What makes someone so selfish and overconfident?
Echoist: Why it hurts to be one
Anyone wondering what an echoist might be has certainly heard of the opposite: the narcissist. While the latter is mainly circling, the echoist has the welfare of others in mind. One can imagine that this can only work to a certain extent. However, echoism is quite common. This has consequences in private as well as in professional life. The causes and what you can do about it ...
➠ Content: This is what awaits you
➠ Content: This is what awaits you
Echoist traits: Fear of being a narcissist
The term echoism - and from it the derivation echoist - goes back to the American psychologist Craig Malkin. In his book Rethinking Narcissism (German edition: The Narcissist Test) he differentiates between different forms of narcissism. It is about which properties are present in which form. An echoist is characterized by the fact that he is downright afraid of being considered narcissistic. Among the personality types Malkin studied, echoists were those who appeared particularly warm-hearted. At the same time, they were united by a fear of being a burden to others. Attention or even praise irritates them; when asked about preferences, they tend to be overwhelmed.
While narcissists are addicted to feeling special, echoists fear just that. The term echoist includes "echo". Behind it lies the story of Narcissus and the nymph Echo, who falls in love with him. Echo is doomed to repeat the last few words of what she hears. She herself completely disappears behind what others (in this case the beautiful young man) say, has no voice of her own - and that is exactly what distinguishes echoists.
Causes of Echoism
According to Malkin, there are factors that make someone an echoist. These often lie in childhood. For example, when someone was attacked harshly or even punished by their parents in the course of normal needs. It is not uncommon for echoists to be particularly sensitive. Children of narcissistic parents become echoists, but parents who are echoists themselves also favor echoism in their child. Because whoever is of the opinion that attention or generally the desire for more is something bad, will convey this to his child.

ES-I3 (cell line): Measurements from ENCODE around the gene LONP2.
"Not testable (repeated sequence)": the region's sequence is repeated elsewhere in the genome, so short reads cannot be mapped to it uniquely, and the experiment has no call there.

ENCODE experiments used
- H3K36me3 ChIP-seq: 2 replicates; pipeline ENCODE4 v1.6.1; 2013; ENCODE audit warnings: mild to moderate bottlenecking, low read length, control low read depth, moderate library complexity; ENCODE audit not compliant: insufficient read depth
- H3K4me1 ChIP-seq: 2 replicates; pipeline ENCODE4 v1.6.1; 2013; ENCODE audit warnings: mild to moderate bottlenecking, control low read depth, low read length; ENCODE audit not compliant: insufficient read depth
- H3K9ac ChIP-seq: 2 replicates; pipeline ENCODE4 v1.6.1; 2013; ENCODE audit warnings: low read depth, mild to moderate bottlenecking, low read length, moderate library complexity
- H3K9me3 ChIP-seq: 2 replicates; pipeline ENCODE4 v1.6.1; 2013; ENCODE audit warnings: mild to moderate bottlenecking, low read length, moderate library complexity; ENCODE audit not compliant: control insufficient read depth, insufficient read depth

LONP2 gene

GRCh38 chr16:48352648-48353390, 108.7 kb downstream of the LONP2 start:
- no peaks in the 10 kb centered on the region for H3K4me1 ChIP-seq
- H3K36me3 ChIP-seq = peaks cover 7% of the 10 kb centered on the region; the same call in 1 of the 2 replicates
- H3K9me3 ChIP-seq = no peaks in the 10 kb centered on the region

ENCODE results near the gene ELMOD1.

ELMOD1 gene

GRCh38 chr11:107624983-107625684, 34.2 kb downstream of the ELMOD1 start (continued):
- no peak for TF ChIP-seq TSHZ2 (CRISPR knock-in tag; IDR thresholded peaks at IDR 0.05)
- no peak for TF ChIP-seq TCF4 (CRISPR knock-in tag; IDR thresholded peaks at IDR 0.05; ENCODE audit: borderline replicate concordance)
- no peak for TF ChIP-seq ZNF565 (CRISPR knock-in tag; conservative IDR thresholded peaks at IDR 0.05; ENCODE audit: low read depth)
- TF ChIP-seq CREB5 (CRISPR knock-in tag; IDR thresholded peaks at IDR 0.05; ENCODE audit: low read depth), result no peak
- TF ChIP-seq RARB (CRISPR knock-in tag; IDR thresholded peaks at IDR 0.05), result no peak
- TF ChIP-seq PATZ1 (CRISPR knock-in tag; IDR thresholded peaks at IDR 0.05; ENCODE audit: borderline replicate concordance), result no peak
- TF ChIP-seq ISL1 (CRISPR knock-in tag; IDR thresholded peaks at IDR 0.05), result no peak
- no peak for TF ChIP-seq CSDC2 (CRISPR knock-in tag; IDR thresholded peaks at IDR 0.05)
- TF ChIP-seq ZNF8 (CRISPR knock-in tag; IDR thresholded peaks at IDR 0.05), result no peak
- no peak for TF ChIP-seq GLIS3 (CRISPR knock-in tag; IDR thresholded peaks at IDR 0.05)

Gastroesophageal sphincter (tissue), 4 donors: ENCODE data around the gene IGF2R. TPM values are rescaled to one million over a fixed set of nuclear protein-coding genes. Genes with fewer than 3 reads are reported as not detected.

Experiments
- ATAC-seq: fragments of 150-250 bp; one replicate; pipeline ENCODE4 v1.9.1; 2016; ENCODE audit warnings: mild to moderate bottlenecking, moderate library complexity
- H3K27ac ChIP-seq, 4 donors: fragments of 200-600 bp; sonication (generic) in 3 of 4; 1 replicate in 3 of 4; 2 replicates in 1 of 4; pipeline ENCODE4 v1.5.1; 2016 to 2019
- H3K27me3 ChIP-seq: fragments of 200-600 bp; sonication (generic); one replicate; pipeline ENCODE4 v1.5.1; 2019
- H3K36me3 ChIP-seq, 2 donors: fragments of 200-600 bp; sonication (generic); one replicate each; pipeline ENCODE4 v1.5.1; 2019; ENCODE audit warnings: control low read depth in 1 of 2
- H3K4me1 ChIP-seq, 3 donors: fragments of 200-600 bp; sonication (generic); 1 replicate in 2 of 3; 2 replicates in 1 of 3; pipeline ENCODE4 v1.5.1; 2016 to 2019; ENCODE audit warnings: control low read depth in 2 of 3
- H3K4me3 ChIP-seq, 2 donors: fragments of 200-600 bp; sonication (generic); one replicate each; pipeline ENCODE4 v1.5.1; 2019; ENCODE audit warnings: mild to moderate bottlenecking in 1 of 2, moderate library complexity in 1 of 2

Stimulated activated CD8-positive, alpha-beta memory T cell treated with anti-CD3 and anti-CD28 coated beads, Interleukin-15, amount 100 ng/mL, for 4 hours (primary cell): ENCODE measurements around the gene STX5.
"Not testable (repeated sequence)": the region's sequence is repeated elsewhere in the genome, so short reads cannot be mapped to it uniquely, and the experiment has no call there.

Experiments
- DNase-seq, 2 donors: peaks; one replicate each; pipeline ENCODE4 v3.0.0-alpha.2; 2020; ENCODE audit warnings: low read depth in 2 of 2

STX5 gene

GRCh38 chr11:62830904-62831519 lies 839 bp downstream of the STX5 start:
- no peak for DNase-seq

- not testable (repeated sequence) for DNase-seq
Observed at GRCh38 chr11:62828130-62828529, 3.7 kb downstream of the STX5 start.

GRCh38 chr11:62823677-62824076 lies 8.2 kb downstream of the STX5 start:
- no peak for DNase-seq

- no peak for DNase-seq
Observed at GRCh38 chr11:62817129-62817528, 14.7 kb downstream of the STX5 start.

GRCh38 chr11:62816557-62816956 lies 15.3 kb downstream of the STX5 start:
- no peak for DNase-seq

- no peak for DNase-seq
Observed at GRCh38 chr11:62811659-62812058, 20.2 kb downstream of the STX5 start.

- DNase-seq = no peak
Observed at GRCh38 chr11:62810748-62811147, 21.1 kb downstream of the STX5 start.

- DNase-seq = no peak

For example, if a child never gets praise for their achievements, but is constantly admonished not to become cocky. Instead of a healthy self-confidence and pride in their own achievements, this person will henceforth downplay everything and even be ashamed of feelings such as pride. Then later, echoists seek out people with whom to repeat this parent-child dynamic. In order to feel loved and accepted, they are ready to give everything and be satisfied with only a little. According to Malkin, there are cases where echoists come across someone who is taking advantage of them and they still blame them.
The problem: If you do not pay attention to your own needs in addition to justified concern for others, you will become ill, exploited and very likely become depressed.
Differentiation from narcissism
Selfishness is translated with such negative connotations as egoism and selfishness. Strictly speaking, self-interest means nothing more than something that serves your own benefit. And that is not reprehensible per se: Eating, drinking, sleeping is good for a person and is perfectly fine.
When it comes to acting selfishly, it is not about consistently ignoring the needs of other people from now on and only seeing your own advantage. However, there are a number of people who feel a little narcissism - in the sense of healthy selfishness - wouldn't hurt. For women, being an echoist takes double the vengeance. Because they have real disadvantages like exhaustion and lower salary. On the other hand, they are rated correspondingly harshly from the outside if they do not behave in accordance with their roles. Attributions as narcissist, egoist are then the (apparently) legitimate consequence, although on closer inspection a woman merely shows the same behavior that a man would easily be allowed to do. This skewed assessment from the outside leads to women repeatedly pulling themselves back.